Zen Slaps

There are three main Japanese Zen sects : Soto, Rinzai and Obaku.  Each sect has multiple lineages and some lineages mix styles and create new styles.  Below I will tell about a few “slap” experiences I have had in each of these three Zen sects.  I have never identified myself as a Zen Buddhist but have attended these temples because of locality convenience and the chance to “sit” (the Zen way of saying “meditate”).

Rinzai Zen

I first practiced Zen for a short time in a Rinzai temple  in Madison, Wisconsin, where we faced a wall.  A senior would walk around the dojo and if he caught us drifting to sleep, we would get our shoulders slapped with a bamboo shaft.  This was very startling but not really uncomfortable.  It really did wake you up for the rest of the sitting.   In fact we could request a slap on the shoulders to wake ourselves up by raising our hands.  It worked just like holding your head out of a car window and slapping your own face on long car trips.  In Zen meditation our hands are held as in the picture above.  And if a person was drifting into sleep their thumbs would drift apart, and if they were daydreaming their thumbs would often tent up.  Either way,  those sort of hands would earn you a slap at my temple.

Obaku Zen

My first two years in Japan I spent much of my time at a Zen Temple in Kyoto doing Shorinji Kempo (Kungfu). This temple was of the Obaku Zen sect.

Our typical training went for about 3 1/2 hours and was composed of:

  • Dress in karate uniform
  • Scrub temple with rags
  • Short meditation
  • Training
  • Fighting ( short YouTube)
  • Longer Mediation
  • Massage (Shiatsu) (7 min YouTube)
  • Scrub Temple Again
  • Change back into street clothes

The temple was not heated so scrubbing was tough in the Winter, as was meditating after sweating and sitting on cold wooden floors.  For workouts we’d often run through the snowy winter streets of Kyoto in our bare feet and thin uniforms.

This sect taught us to close our eyes during meditation, whereas Rinzai and Soto teach to keep the eyes half-shut.  During our meditation we were told to stay aware.  A senior member would walk up and down between the long row of practitioners as we sat on the hard wooden floors with no cushions.  He would carry a long staff and without warning he would slam the staff flat on the wooden floors.  If you were day-dreaming during the meditation, this would startle you and you’d jump.  I took me about 3 months before I stopped jumping and started paying attention.  Even more startling was the large loud bell used to end the long meditation which also was meant as a slapping wake-up call for those not paying attention.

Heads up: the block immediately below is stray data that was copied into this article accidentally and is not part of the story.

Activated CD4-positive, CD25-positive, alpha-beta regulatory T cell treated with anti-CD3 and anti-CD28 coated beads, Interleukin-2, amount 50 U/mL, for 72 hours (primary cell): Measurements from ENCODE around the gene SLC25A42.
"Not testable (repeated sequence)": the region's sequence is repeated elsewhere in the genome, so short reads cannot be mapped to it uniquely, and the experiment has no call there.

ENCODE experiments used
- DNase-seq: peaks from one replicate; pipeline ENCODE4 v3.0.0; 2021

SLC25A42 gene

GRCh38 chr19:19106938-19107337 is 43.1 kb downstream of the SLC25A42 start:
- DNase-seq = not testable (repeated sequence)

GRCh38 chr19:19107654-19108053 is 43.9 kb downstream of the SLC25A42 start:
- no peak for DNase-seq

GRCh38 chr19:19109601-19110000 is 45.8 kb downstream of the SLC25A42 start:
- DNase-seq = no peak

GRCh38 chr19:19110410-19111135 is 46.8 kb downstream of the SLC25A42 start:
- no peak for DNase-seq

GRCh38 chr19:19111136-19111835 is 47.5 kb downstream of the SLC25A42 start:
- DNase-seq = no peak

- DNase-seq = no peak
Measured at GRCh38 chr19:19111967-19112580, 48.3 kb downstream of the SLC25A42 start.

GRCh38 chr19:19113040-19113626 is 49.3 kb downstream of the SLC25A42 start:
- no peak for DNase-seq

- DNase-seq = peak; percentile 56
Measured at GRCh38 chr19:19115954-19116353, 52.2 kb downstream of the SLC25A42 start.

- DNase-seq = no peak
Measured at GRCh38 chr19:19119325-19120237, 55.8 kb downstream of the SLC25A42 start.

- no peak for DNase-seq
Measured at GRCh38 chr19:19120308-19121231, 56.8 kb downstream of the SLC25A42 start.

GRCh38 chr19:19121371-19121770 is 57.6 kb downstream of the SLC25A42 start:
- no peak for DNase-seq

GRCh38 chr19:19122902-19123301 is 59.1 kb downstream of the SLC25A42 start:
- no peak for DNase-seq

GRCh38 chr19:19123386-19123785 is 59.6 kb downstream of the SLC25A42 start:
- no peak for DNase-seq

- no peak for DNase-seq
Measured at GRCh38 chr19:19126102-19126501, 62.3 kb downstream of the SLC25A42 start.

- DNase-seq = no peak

Soto Zen

Years later, in the Soto temple where I have practiced in Pennsylvania, there was no slapping or startling to rouse the sleepy meditator.  There was only the little soft reminder bell half-way way through the sitting.  I miss the slaps!  🙂

Question for readers:  If you have practiced meditation and had similar slaps to help you pay attention, tell us your story or what you feel about this.  Note, Catholic friends may have had a ruler across the knuckles, but that is a bit different.  😉


Filed under Philosophy & Religion

6 responses to “Zen Slaps

  1. Chris

    In korean Seon, it is very similar to Rinzai. well, kind of. You do get hit with a bamboo stick if you are sleeping, although I never heard about people putting their hand up to ask for it. also, depending on the position someone is in, the hands aren’t required to be held like that.

  2. @ Chris : Thanx. Sounds the same.

    FYI readers: Zen came from China where it is called “Chan”, in Korea it is called “Seon” and in Vietnam it is called “Thien”.

  3. In our tradition, in regular sitting, we get kyosaku once per round of zazen. We have to request it by gassho’ing as the stick-wielder walks by.

    On retreat, the zendo master walks around once per round, more or less, at a random time, and administers kyosaku as s/he sees fit. It is possible to opt out by telling the zendo master beforehand, in which case you’ll have a little piece of paper on your zabuton making note of that.

    I prefer relatively hard slaps, and I find them invigorating, especially on full-day sittings.

  4. alywaibel

    I have had hits on the shoulder during Zen retreats. In that sangha, hitting is always requested by the sitter with a slight bow when the person with the stick walks by. I always wanted to be hit when I was falling asleep, because I could only ask for it when I was already awake 🙂

    When I visited Korea I picked up a nice zen hitting stick. It is a short stick made of bamboo, with a split so that the two sides smack and it makes a really loud satisfying sound.

    Also, I love how Zen Master Seung Sahn uses his stick during talks. Have you seen that?

  5. @ Petteri
    I prefer hard slaps too. But then, I like martial arts. I also slap myself hard while driving. 🙂

    @ Alywaibel
    I just watched a few Seung Sahn videos — I think I saw the slaps — standing in front of the practitioner who bows forward to receive.
    Is your zen stick now on the wall, in a corner or used?

  6. Pingback: Zen Stream | Information Central Photographs

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